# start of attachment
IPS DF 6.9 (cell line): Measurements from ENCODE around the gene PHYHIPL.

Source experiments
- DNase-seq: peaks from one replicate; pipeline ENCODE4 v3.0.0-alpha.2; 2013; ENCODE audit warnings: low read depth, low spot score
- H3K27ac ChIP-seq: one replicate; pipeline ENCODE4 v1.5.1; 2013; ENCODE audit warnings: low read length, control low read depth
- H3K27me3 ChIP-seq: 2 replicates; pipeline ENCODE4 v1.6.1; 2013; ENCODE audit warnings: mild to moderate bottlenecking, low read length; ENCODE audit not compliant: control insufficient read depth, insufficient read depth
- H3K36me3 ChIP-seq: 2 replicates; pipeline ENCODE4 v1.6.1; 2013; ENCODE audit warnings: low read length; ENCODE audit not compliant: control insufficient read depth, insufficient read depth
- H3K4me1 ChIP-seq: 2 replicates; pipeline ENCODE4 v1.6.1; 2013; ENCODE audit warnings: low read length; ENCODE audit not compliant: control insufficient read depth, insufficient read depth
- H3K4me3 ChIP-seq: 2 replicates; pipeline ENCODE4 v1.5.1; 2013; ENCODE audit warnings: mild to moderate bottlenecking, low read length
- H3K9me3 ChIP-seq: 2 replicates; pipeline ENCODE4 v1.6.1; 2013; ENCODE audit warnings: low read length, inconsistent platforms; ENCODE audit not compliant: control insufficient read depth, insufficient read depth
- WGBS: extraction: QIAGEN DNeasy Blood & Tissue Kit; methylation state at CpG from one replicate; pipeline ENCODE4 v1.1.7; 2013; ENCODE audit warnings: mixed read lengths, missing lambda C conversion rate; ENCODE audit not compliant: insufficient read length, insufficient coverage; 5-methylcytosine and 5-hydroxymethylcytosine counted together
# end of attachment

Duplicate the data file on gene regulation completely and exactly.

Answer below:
IPS DF 6.9 (cell line): Measurements from ENCODE around the gene PHYHIPL.

Source experiments
- DNase-seq: peaks from one replicate; pipeline ENCODE4 v3.0.0-alpha.2; 2013; ENCODE audit warnings: low read depth, low spot score
- H3K27ac ChIP-seq: one replicate; pipeline ENCODE4 v1.5.1; 2013; ENCODE audit warnings: low read length, control low read depth
- H3K27me3 ChIP-seq: 2 replicates; pipeline ENCODE4 v1.6.1; 2013; ENCODE audit warnings: mild to moderate bottlenecking, low read length; ENCODE audit not compliant: control insufficient read depth, insufficient read depth
- H3K36me3 ChIP-seq: 2 replicates; pipeline ENCODE4 v1.6.1; 2013; ENCODE audit warnings: low read length; ENCODE audit not compliant: control insufficient read depth, insufficient read depth
- H3K4me1 ChIP-seq: 2 replicates; pipeline ENCODE4 v1.6.1; 2013; ENCODE audit warnings: low read length; ENCODE audit not compliant: control insufficient read depth, insufficient read depth
- H3K4me3 ChIP-seq: 2 replicates; pipeline ENCODE4 v1.5.1; 2013; ENCODE audit warnings: mild to moderate bottlenecking, low read length
- H3K9me3 ChIP-seq: 2 replicates; pipeline ENCODE4 v1.6.1; 2013; ENCODE audit warnings: low read length, inconsistent platforms; ENCODE audit not compliant: control insufficient read depth, insufficient read depth
- WGBS: extraction: QIAGEN DNeasy Blood & Tissue Kit; methylation state at CpG from one replicate; pipeline ENCODE4 v1.1.7; 2013; ENCODE audit warnings: mixed read lengths, missing lambda C conversion rate; ENCODE audit not compliant: insufficient read length, insufficient coverage; 5-methylcytosine and 5-hydroxymethylcytosine counted together